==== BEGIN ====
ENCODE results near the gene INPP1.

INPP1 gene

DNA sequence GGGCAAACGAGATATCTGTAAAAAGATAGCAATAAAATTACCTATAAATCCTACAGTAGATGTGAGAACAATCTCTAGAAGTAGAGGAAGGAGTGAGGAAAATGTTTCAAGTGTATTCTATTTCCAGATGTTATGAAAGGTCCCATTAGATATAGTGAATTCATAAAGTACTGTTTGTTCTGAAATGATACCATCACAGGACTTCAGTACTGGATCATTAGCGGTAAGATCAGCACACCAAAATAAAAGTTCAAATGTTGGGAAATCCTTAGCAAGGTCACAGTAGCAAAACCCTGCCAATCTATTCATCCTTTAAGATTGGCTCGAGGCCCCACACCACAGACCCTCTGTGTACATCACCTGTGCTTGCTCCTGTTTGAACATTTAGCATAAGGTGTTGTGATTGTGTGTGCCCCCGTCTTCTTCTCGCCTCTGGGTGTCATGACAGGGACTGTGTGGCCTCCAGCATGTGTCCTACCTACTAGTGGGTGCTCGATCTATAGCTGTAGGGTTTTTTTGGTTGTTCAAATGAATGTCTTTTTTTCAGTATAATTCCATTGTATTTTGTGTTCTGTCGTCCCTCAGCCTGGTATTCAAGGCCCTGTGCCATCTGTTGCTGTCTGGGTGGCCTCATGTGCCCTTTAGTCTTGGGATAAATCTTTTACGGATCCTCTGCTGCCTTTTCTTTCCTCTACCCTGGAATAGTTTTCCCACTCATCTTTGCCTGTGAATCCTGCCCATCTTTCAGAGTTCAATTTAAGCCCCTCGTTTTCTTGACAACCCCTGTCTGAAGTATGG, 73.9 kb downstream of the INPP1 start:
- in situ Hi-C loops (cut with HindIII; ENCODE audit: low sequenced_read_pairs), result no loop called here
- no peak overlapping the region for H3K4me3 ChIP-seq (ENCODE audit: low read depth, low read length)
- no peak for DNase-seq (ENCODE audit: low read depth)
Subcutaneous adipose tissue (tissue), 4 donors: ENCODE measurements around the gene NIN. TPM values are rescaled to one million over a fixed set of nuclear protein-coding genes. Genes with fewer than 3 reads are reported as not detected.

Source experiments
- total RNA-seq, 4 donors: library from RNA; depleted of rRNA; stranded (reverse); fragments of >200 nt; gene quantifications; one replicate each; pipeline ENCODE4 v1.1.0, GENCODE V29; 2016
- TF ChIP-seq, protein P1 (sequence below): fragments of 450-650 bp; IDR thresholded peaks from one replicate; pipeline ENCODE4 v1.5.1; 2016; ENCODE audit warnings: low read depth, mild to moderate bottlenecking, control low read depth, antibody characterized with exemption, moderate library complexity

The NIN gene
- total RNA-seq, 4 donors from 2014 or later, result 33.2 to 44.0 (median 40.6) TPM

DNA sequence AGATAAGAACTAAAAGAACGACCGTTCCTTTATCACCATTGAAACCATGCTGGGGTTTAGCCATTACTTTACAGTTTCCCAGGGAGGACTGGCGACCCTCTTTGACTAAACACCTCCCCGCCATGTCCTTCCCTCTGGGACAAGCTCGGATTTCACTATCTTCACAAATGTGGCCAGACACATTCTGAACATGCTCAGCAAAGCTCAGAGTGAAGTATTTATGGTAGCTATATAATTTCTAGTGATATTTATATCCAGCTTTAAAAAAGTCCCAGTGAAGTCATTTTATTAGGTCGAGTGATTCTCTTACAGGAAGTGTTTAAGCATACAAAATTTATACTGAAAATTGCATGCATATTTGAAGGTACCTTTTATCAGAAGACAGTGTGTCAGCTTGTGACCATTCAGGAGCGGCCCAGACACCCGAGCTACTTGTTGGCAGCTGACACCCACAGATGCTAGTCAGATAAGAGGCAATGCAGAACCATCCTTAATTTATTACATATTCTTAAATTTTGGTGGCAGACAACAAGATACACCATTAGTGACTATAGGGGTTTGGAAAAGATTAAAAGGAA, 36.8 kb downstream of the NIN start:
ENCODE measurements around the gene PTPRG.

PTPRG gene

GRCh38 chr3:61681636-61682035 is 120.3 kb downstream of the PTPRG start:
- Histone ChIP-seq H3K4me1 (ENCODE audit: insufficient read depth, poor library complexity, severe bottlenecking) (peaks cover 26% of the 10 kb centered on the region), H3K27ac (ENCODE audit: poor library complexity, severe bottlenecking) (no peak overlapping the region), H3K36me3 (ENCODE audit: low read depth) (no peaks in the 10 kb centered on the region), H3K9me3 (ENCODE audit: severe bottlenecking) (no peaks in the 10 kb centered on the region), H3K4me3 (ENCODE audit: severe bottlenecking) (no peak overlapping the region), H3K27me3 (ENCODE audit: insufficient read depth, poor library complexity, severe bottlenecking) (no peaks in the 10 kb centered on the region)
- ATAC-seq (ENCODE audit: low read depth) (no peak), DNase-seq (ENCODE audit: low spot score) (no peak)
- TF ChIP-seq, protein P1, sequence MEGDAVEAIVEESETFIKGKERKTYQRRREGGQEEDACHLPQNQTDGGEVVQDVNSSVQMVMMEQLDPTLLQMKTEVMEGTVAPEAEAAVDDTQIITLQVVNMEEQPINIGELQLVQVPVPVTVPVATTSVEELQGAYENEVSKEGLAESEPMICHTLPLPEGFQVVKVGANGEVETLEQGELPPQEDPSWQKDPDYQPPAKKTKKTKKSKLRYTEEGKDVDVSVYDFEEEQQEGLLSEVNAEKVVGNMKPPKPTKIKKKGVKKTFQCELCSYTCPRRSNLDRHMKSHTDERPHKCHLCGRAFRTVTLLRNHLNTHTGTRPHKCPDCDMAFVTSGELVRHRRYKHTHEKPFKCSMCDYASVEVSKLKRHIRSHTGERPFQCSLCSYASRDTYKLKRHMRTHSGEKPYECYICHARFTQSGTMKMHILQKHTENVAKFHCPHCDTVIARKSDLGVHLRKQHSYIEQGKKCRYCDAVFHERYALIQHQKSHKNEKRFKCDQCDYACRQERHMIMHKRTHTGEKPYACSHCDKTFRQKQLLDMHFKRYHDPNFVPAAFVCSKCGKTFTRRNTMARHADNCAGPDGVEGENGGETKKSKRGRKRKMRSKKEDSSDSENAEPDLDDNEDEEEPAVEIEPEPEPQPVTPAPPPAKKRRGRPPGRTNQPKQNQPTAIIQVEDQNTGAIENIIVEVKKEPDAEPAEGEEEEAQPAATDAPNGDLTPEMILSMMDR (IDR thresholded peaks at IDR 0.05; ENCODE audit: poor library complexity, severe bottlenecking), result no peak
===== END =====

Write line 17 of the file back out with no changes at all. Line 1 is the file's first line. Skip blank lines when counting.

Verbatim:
- Histone ChIP-seq H3K4me1 (ENCODE audit: insufficient read depth, poor library complexity, severe bottlenecking) (peaks cover 26% of the 10 kb centered on the region), H3K27ac (ENCODE audit: poor library complexity, severe bottlenecking) (no peak overlapping the region), H3K36me3 (ENCODE audit: low read depth) (no peaks in the 10 kb centered on the region), H3K9me3 (ENCODE audit: severe bottlenecking) (no peaks in the 10 kb centered on the region), H3K4me3 (ENCODE audit: severe bottlenecking) (no peak overlapping the region), H3K27me3 (ENCODE audit: insufficient read depth, poor library complexity, severe bottlenecking) (no peaks in the 10 kb centered on the region)